Music Theory - Songwriting

An Idea For Practicing Lyric Writing: Creating Second Lines

If you find yourself fixated on improving your lyrics, you’re right to be. Over the long term, the quality of your lyrics is probably going to take you further than the quality of almost everything else you write.

If you find everything else about songwriting relatively easy (the melodies and chords), but struggle with lyrics, here’s a way you can practice your lyric writing: take a line from an existing song, and write your own line to follow it.

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If the line you’re borrowing is well-known, you won’t be able to easily use it in your own song; I don’t recommend starting your song with “Lady Madonna, children at your feet.”

But creating your own line to follow an already-written line is meant purely as an exercise anyway. The first line is there for you, and you simply need to come up with something that gives the same feel and flow of the borrowed line.

It’s best if you choose a line from a song you don’t know, so do an online search for performers or songwriters you’ve heard of, but never really gotten into their music.

For example, if you’ve never been big into Imagine Dragons, do an online search for [imagine dragons lyrics]. I did that, then went to an online lyrics site, randomly clicked on “Selene” from their 2010 “Hell and Silence” EP.

The first line is “To the top of all the world.” Your job is to start writing second lines that could work with it. Try not to focus on what the actual second line is… just start brainstorming your own second lines. Try rhyming and non-rhyming:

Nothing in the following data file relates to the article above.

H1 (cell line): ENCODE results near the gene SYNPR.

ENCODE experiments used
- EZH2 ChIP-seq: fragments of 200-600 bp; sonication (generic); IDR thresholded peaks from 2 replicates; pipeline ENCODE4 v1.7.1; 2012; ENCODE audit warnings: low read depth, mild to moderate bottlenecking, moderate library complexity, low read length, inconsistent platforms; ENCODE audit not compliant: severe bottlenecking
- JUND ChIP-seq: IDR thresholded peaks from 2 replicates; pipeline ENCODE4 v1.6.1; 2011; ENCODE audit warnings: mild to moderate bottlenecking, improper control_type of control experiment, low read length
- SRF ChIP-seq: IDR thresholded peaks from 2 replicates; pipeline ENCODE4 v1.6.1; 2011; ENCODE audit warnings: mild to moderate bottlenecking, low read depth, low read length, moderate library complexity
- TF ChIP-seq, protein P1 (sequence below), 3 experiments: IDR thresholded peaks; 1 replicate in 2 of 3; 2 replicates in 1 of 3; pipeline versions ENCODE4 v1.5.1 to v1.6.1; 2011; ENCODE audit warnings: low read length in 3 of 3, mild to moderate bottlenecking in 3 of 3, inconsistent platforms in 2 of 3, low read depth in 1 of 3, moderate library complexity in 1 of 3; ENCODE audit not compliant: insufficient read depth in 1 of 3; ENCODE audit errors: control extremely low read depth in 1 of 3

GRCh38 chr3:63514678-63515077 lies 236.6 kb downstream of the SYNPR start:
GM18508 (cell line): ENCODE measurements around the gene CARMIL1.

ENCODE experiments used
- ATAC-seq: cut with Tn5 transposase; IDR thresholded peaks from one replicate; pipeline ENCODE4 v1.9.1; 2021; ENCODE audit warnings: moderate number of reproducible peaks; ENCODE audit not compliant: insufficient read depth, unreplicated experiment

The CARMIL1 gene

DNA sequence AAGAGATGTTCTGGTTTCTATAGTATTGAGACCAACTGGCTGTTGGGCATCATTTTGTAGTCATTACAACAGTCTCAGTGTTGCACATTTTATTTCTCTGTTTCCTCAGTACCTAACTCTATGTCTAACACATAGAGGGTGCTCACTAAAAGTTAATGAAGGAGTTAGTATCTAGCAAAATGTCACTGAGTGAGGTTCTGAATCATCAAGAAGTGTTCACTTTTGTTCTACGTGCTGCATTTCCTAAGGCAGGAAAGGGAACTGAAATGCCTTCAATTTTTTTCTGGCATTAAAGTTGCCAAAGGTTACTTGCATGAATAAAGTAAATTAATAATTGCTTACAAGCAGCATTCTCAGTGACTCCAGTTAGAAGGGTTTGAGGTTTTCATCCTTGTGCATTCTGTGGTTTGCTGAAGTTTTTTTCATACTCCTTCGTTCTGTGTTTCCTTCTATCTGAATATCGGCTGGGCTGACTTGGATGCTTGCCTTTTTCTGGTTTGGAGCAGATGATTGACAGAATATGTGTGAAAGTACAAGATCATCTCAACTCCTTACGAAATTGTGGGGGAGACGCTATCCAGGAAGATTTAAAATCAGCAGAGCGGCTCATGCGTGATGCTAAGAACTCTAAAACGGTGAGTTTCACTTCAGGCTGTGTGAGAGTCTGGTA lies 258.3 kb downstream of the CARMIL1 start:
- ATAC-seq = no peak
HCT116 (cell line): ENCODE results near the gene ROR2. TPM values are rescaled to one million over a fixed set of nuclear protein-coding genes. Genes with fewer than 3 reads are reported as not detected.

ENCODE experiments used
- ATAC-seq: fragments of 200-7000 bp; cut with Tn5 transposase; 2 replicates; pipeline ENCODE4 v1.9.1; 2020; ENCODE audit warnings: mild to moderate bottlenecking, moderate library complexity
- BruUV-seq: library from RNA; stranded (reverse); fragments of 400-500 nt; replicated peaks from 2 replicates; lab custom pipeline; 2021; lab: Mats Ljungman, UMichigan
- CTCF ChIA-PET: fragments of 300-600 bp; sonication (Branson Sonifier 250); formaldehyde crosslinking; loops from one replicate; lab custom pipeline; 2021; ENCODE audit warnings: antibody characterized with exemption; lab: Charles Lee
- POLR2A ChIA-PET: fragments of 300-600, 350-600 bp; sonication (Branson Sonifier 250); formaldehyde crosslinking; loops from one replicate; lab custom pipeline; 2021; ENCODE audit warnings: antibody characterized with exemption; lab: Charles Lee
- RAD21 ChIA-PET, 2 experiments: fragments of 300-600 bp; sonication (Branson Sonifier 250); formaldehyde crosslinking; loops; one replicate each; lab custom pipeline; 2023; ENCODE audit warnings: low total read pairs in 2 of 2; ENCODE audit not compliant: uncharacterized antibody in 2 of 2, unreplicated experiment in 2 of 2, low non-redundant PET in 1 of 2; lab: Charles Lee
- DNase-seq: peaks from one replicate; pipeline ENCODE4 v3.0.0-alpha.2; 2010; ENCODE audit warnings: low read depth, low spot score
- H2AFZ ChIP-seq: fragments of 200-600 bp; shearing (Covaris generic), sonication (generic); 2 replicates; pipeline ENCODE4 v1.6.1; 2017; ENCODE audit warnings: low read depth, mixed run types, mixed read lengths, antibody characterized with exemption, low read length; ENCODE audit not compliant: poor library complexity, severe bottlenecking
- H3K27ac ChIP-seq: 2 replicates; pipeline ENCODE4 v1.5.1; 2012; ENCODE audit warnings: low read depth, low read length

To the top of all the world…

…I set my feelings free;
…you see the rolling hills;
…like flags and sails unfurled;
…I open up my heart;

The point of the exercise is that when you find lyrics hard to write, the first line is often the toughest one. When you’ve got that first line, you’ll find that a second line will often happen more easily.

What To Do With Your Invented Lyric

You may really like the lines you’ve written, and even though you wrote them all as possible second lines, you may find that they all work well as a pretty good verse lyric. If that’s the case, go back to the first line that you randomly selected, change that line, put your second lines together, and see what they look like:

From the top of the towering mountain
I set my feelings free;
You see the rolling hills
like flags and sails unfurled…

Not a great lyric yet, but sometimes it’s easier to edit bad lines than it is to come up with something while staring at a blank computer screen.

You can now edit, remove, or otherwise fix lines as you see fit. Sometimes getting just that first line of lyric given to you is all you need to get your lyric-writing juices flowing.

Gary EwerWritten by Gary Ewer. Follow Gary on Twitter

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